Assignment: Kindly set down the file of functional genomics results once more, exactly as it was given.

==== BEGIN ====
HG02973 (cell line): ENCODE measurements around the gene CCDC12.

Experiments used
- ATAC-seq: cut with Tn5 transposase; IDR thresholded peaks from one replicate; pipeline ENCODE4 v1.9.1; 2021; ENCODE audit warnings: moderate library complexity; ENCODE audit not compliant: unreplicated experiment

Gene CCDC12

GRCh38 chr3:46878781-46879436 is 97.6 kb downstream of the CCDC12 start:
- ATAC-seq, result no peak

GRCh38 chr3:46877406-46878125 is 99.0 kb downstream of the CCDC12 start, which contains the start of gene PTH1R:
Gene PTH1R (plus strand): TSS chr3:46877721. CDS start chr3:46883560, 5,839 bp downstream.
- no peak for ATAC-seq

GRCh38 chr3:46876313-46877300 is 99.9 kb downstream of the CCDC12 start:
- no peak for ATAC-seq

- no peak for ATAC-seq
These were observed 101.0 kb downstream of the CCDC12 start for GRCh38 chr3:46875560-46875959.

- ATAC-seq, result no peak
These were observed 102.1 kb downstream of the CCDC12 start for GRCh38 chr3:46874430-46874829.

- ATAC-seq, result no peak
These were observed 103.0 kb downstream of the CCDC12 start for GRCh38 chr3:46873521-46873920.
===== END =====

HG02973 (cell line): ENCODE measurements around the gene CCDC12.

Experiments used
- ATAC-seq: cut with Tn5 transposase; IDR thresholded peaks from one replicate; pipeline ENCODE4 v1.9.1; 2021; ENCODE audit warnings: moderate library complexity; ENCODE audit not compliant: unreplicated experiment

Gene CCDC12

GRCh38 chr3:46878781-46879436 is 97.6 kb downstream of the CCDC12 start:
- ATAC-seq, result no peak

GRCh38 chr3:46877406-46878125 is 99.0 kb downstream of the CCDC12 start, which contains the start of gene PTH1R:
Gene PTH1R (plus strand): TSS chr3:46877721. CDS start chr3:46883560, 5,839 bp downstream.
- no peak for ATAC-seq

GRCh38 chr3:46876313-46877300 is 99.9 kb downstream of the CCDC12 start:
- no peak for ATAC-seq

- no peak for ATAC-seq
These were observed 101.0 kb downstream of the CCDC12 start for GRCh38 chr3:46875560-46875959.

- ATAC-seq, result no peak
These were observed 102.1 kb downstream of the CCDC12 start for GRCh38 chr3:46874430-46874829.

- ATAC-seq, result no peak
These were observed 103.0 kb downstream of the CCDC12 start for GRCh38 chr3:46873521-46873920.